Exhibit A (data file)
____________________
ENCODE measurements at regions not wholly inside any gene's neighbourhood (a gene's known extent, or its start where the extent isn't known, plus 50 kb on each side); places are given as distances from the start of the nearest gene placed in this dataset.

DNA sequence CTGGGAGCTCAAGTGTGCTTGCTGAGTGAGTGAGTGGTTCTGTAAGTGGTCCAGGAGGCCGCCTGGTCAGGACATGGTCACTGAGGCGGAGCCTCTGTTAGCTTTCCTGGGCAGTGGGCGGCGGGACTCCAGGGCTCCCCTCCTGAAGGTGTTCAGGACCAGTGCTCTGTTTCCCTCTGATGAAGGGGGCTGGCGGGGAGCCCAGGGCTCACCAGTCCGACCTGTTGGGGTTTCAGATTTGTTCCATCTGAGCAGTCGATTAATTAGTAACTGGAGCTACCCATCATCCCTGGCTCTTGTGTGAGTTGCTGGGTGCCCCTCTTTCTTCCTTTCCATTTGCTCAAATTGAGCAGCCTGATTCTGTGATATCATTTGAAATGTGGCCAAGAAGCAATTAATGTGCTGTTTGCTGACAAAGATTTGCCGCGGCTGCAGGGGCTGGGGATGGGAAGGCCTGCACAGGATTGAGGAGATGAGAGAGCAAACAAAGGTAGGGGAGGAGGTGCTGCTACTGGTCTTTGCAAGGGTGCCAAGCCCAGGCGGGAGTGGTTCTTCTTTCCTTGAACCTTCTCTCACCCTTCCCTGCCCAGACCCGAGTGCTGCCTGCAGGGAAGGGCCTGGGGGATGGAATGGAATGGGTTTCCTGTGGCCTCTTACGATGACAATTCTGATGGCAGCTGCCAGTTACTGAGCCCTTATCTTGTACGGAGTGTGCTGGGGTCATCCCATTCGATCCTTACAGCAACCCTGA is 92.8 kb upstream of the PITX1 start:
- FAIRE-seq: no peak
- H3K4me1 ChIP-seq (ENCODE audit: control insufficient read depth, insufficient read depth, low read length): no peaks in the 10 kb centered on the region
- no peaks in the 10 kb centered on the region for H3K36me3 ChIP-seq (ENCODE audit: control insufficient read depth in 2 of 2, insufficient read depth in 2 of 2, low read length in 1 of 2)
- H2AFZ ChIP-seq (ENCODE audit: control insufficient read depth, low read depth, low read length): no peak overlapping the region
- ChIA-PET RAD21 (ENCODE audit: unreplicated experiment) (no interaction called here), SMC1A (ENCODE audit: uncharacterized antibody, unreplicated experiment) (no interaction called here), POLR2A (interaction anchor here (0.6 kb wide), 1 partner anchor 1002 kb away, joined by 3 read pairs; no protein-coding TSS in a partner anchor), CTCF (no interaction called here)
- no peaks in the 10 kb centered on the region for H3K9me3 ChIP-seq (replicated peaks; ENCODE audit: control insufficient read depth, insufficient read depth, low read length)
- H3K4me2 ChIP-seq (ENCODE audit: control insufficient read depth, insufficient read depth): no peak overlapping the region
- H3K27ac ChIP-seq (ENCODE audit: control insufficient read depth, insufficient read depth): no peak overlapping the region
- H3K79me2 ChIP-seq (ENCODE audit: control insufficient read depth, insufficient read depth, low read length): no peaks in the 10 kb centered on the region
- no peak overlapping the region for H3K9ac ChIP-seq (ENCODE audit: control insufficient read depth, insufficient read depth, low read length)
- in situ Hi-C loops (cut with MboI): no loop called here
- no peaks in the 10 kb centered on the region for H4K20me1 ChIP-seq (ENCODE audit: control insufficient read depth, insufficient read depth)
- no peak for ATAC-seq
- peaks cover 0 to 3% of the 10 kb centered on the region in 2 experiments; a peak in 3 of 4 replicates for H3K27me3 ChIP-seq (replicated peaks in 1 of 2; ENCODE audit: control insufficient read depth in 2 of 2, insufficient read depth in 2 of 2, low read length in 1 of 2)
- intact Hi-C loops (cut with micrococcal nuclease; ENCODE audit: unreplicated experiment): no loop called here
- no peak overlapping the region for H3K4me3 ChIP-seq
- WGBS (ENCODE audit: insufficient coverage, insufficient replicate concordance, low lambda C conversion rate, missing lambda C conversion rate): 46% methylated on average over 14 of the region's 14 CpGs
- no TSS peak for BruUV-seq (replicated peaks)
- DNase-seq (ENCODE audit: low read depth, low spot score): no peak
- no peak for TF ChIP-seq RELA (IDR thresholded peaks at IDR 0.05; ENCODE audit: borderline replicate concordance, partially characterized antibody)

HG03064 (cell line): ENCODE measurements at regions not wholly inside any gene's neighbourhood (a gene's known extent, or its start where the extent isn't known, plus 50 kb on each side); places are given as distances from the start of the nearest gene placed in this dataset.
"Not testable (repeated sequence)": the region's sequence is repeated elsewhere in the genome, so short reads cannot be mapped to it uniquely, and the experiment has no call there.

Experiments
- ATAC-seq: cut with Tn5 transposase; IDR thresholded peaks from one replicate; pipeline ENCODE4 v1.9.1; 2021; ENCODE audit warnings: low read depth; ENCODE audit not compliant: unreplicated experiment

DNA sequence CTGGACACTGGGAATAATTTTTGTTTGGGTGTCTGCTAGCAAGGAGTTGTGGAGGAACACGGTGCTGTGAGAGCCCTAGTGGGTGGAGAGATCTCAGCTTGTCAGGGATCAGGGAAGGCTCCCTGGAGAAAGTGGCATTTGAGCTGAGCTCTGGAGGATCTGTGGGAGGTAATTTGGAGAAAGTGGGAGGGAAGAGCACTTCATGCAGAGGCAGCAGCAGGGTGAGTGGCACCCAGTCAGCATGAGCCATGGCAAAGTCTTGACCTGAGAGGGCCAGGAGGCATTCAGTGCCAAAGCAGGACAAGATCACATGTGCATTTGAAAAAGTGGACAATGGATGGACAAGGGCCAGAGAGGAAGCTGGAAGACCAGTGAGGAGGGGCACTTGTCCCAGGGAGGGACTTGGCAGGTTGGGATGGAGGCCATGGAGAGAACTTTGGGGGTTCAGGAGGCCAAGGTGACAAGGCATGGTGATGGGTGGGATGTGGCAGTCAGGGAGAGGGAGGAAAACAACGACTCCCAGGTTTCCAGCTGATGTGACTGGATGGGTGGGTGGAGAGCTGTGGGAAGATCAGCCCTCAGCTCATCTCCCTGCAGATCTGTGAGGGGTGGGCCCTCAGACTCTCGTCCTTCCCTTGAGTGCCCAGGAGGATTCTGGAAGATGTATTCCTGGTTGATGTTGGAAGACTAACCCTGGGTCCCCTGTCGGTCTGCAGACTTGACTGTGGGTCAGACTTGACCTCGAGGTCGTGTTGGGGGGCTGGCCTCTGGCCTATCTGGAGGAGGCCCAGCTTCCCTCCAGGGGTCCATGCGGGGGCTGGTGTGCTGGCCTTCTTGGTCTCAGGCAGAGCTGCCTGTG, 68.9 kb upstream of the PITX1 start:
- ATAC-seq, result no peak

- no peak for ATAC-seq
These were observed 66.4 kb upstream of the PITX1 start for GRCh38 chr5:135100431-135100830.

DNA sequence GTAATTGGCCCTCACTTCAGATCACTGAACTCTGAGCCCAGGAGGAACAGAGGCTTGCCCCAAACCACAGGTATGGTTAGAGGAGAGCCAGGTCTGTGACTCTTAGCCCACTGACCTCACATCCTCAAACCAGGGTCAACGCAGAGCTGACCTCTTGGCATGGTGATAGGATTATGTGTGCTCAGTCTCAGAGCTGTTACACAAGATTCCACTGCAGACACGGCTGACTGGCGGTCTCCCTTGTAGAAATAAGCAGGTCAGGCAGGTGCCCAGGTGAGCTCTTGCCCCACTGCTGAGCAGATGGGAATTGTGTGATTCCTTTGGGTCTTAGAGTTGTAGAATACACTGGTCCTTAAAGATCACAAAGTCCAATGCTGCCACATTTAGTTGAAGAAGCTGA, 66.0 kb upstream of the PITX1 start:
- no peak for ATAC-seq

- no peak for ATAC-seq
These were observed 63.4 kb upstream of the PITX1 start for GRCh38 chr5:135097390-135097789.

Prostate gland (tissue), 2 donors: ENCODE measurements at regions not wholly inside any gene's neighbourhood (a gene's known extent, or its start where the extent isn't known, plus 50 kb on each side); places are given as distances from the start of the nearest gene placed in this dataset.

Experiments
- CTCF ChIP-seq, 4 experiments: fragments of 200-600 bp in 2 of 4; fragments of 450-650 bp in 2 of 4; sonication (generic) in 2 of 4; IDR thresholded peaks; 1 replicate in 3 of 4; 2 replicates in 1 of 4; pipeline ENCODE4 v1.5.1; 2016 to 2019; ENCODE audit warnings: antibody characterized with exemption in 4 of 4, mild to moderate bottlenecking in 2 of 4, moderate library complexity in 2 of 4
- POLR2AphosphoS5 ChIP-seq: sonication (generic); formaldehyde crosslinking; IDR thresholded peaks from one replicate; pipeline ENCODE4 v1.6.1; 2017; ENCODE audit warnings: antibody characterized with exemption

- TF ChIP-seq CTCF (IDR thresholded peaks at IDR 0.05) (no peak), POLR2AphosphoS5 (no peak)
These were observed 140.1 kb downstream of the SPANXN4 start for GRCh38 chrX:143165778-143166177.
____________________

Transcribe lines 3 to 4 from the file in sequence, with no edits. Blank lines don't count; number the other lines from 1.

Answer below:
- FAIRE-seq: no peak
- H3K4me1 ChIP-seq (ENCODE audit: control insufficient read depth, insufficient read depth, low read length): no peaks in the 10 kb centered on the region